Win over SCSU grants Gophers another key intrastate clash
Jan 25, 2014 at 12:57a ET
ST. PAUL, Minn. -- Two months is a long enough time to allow a team like the University of Minnesota to forget a loss. After all, the Gophers only have two all season as they climbed to the top of the national rankings.
But Minnesota remembers the last time it faced Minnesota-Duluth. Back in October, the Bulldogs were the rude visitors to Mariucci Arena, sending the Gophers to a 6-2 loss, the only loss for Minnesota at home this season.
The two teams will face each other again with Minnesota-Duluth again on the road. Only this time, the home-ice advantage isn't as big for the Gophers.
Top-ranked Minnesota beat No. 5 St. Cloud State, 4-1, on Friday in the inaugural North Star College Cup, setting up a rematch against the Bulldogs, which beat Minnesota State, 5-4, in overtime in the first game of the new tournament. The Gophers will play Minnesota-Duluth in the finals Saturday at the Xcel Energy Center.
"They kind of, unfortunately, ran us out of our own building," Minnesota forward Travis Boyd said after beating the Huskies. "We're definitely looking forward to getting another shot at Duluth tomorrow, that's for sure."
The North Star College Cup was designed to pit the Division I college hockey programs from around the state and keep the in-state rivalries intact after the splitting of the WCHA and the Gophers' move to the Big Ten this season. St. Cloud State and Minnesota State will play in the afternoon game on Saturday.
Minnesota reached the finals on a career-high 38 saves for goaltender Adam Wilcox. Travis Boyd and Hudson Fasching scored power-play goals, Nate Condon added his fourth of the season and Seth Ambroz scored his 11th on an empty-net goal.
"I thought Adam was our best player tonight, especially in the first period," Gophers coach Don Lucia said. "We turned a few pucks over tonight. They're a good team. They skate very well. He was able to right us, and let us get going. Probably the difference in why we won the game was specialty teams, then the play of Adam."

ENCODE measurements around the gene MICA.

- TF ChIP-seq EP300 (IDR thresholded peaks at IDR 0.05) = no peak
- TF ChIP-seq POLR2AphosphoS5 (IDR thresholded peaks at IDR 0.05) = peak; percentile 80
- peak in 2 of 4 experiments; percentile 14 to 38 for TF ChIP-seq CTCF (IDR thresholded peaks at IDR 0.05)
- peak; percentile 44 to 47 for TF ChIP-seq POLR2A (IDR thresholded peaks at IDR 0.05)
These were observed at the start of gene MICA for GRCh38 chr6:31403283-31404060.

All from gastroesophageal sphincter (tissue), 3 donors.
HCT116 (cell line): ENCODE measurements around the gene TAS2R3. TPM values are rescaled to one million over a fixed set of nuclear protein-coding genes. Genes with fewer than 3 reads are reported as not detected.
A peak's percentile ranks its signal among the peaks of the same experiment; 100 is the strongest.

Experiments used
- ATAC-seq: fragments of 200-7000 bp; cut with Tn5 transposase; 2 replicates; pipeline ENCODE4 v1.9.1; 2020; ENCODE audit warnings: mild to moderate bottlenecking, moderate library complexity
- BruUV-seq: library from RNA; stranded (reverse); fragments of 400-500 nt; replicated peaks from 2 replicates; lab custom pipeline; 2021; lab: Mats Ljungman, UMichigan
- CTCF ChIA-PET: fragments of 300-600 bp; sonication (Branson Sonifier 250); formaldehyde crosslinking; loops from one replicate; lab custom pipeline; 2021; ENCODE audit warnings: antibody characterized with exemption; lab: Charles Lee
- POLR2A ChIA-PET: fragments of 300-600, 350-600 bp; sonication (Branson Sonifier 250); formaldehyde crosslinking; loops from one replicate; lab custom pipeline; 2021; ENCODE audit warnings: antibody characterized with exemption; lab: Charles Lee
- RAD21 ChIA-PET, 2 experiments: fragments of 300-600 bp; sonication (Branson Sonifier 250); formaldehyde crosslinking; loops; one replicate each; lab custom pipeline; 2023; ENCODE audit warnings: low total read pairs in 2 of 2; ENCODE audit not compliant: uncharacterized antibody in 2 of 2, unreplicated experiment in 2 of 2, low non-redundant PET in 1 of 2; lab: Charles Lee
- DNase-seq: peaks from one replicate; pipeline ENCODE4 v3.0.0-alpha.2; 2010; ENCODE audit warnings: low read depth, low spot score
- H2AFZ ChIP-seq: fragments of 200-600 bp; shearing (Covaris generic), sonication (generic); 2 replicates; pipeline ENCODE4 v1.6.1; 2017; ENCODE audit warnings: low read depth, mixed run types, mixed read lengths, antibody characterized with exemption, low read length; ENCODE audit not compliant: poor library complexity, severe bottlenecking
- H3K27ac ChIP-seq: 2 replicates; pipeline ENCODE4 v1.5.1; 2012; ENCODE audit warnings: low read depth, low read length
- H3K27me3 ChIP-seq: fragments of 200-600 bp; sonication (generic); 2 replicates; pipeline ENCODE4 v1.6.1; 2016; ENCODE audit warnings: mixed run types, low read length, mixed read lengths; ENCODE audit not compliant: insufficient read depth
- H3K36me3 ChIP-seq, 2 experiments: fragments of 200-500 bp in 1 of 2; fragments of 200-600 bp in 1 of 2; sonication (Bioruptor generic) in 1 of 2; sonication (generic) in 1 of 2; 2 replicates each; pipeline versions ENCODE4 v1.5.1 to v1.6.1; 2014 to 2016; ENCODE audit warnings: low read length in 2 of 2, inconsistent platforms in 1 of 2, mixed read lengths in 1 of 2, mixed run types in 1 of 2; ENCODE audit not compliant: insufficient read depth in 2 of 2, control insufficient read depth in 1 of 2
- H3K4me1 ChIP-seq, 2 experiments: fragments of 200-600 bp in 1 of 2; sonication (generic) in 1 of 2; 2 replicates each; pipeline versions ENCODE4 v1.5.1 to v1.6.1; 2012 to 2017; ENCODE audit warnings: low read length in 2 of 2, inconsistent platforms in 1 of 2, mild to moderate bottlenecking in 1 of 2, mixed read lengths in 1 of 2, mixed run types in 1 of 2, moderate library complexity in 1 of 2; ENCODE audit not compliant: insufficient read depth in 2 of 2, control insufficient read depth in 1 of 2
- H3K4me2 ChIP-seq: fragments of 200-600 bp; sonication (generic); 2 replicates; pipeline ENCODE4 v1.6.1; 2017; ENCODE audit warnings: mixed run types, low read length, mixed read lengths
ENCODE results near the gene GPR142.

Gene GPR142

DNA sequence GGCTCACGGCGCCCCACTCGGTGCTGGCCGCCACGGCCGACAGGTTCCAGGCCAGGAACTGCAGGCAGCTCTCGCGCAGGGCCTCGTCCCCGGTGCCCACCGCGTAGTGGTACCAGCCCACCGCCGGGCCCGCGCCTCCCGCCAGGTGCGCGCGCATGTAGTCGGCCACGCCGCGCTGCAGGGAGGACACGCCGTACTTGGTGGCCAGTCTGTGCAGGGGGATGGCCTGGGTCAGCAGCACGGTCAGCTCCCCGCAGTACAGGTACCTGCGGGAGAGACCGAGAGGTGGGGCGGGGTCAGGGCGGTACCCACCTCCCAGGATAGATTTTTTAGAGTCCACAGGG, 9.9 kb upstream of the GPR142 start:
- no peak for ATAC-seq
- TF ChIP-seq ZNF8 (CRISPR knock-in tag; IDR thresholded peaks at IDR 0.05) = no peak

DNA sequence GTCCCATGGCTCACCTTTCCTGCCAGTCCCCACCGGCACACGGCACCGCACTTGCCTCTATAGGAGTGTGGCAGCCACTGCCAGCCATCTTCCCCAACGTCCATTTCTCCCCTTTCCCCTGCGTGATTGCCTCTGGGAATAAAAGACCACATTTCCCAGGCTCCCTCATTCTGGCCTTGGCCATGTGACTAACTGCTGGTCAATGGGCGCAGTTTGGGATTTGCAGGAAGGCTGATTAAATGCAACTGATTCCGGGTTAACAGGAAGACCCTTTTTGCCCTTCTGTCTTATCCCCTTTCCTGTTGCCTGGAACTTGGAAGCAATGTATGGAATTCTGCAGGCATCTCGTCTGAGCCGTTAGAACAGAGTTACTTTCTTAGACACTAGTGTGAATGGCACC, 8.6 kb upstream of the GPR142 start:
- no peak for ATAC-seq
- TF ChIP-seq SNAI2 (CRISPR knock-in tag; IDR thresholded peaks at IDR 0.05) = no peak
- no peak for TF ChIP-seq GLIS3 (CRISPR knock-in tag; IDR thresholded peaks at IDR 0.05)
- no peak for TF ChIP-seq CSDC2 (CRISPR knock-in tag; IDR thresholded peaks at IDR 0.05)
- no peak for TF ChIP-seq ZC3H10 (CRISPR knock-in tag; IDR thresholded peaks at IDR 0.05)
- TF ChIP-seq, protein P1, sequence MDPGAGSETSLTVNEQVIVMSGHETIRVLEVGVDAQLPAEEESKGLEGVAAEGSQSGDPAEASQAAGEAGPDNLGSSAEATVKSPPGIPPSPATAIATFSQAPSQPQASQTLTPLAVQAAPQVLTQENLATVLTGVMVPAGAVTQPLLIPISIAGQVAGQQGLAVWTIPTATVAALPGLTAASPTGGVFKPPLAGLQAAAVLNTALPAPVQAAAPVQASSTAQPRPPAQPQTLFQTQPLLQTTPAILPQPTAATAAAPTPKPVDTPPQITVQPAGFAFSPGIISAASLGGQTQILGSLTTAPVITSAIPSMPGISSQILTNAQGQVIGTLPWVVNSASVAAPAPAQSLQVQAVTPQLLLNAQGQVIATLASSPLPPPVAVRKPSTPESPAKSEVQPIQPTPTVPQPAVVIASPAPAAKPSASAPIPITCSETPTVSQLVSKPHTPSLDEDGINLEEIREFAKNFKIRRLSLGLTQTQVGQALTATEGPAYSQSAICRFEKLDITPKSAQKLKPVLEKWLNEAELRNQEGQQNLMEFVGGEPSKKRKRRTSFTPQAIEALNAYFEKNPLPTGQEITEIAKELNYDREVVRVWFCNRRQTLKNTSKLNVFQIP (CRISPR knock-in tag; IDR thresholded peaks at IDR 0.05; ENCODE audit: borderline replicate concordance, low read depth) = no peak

For all its success this season, the weak spot for Minnesota has been its power play. Despite an abundance of skilled forwards, the Gophers entered the weekend with the nation's 41st-ranked power play. Minnesota owns the nation's second-highest scoring offense by averaging 3.82 goals per game, but was just 17 of 103 with the man-advantage.
The Gophers took advantage, going 2 of 2 on the power-play on Friday.
"It was definitely something we stressed over winter break, when we had our break there, to get going because you're going to need your special teams at the end of the year," Boyd said. "So, it's good it's starting to roll now, which is definitely helping our team."
Boyd scored his seventh of the season and fourth on the power-play sending a quick shot on net after Fasching won a battle for the puck down low. Fasching was on the receiving end from Boyd in the second period after Boyd's initial shot was saved and Fasching poked home the rebound.
"It's critical," Lucia said. "You can't keep going 0-fer in a game. You're not going to score every night five on five, three or four goals. So, tonight we scored one five-on-five goal and the two power-play goals. So our game was efficient. I think we can play better in certain areas than what we played tonight. Anytime you beat a good, quality team like St. Cloud State, you have to feel good about that."
Fasching scored for the first time in 12 games and added an assist. Boyd, who has eight of his 17 points on the power play this year, also had a goal and an assist.
Curiously enough, the last time Minnesota scored more than one power-play goal in a game was the loss to the Bulldogs in October. But the Gophers were 2 of 10 on the man-advantage in the 6-2 loss.
They're certain to remember that game vividly before the rematch on Saturday.
"They waxed us pretty good the last time they played us," Lucia said. "I didn't care who we played, I just wanted to be playing at 7 o'clock tomorrow, not in the afternoon."
Lucia and his team have what they want.
Follow Brian Hall on Twitter